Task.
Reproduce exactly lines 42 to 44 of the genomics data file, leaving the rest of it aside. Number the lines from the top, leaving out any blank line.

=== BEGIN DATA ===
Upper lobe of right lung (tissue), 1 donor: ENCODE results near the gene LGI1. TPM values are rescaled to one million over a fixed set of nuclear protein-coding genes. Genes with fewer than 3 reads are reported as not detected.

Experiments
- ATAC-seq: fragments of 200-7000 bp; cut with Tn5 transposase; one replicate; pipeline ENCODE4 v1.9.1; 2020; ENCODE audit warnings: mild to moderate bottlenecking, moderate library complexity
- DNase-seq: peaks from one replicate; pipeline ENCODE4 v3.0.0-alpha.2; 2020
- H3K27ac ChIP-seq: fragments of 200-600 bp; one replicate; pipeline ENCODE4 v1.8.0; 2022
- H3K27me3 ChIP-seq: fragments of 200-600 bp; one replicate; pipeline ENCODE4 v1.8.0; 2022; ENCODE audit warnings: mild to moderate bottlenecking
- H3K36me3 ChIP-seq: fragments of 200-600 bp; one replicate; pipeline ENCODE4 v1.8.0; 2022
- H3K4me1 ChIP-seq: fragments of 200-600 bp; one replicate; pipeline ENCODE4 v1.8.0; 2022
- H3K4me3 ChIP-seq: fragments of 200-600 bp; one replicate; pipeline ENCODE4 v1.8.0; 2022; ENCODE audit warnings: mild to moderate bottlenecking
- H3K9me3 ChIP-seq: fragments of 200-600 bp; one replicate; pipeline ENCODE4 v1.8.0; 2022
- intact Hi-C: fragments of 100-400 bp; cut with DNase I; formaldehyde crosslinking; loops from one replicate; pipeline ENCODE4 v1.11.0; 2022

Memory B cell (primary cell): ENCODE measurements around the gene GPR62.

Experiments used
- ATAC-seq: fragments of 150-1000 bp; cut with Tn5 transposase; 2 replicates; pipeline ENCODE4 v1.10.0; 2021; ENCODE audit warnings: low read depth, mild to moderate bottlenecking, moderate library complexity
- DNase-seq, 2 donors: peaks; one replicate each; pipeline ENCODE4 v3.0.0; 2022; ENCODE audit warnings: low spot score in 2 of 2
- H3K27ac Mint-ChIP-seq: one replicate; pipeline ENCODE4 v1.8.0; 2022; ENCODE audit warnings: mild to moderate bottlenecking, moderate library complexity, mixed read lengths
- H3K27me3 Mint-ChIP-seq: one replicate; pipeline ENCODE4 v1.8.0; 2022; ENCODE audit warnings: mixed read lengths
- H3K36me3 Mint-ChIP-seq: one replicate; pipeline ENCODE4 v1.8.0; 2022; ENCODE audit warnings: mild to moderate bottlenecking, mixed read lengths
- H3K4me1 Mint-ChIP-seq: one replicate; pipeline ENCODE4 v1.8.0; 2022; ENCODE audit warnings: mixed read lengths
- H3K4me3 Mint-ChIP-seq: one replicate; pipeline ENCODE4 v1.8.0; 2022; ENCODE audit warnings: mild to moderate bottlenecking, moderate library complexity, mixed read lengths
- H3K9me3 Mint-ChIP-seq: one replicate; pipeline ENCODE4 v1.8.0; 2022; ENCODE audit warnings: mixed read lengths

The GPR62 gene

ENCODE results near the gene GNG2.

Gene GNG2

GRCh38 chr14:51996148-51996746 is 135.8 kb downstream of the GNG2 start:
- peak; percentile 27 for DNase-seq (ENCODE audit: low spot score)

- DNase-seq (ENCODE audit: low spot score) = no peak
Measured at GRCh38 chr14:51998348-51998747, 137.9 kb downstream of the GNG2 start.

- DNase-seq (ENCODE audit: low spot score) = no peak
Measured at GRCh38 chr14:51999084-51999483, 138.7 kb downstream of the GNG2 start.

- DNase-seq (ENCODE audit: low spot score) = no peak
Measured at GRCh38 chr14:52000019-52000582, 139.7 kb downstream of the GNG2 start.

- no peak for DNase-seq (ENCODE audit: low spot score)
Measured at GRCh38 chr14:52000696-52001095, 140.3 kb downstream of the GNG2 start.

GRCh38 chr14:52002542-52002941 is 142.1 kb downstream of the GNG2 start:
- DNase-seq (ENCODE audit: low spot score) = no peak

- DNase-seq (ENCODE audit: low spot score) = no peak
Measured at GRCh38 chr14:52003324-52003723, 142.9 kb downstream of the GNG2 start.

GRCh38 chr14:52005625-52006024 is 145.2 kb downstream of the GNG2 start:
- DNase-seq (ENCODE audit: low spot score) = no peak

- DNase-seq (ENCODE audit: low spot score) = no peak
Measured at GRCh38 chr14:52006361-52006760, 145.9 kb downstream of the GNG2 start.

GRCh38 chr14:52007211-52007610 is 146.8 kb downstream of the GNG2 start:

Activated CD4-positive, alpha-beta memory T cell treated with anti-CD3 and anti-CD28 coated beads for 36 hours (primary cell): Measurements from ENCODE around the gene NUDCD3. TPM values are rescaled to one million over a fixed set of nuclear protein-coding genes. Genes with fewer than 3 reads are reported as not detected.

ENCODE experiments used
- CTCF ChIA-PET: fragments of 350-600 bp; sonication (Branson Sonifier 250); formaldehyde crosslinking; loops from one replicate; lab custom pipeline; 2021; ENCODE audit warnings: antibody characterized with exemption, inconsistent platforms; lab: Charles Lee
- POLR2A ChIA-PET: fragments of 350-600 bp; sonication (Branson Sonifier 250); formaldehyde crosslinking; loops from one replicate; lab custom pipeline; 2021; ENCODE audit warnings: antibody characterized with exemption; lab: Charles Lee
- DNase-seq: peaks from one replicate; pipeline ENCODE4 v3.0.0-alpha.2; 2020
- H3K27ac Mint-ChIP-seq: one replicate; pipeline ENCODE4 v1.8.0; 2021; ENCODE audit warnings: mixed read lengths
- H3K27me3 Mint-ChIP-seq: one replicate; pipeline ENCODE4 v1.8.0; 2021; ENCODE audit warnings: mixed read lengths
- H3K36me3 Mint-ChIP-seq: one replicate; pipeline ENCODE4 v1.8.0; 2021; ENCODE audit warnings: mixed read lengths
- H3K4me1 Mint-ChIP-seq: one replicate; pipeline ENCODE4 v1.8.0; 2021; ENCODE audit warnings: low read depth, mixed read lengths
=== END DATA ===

Measured at GRCh38 chr14:52006361-52006760, 145.9 kb downstream of the GNG2 start.

GRCh38 chr14:52007211-52007610 is 146.8 kb downstream of the GNG2 start:

Activated CD4-positive, alpha-beta memory T cell treated with anti-CD3 and anti-CD28 coated beads for 36 hours (primary cell): Measurements from ENCODE around the gene NUDCD3. TPM values are rescaled to one million over a fixed set of nuclear protein-coding genes. Genes with fewer than 3 reads are reported as not detected.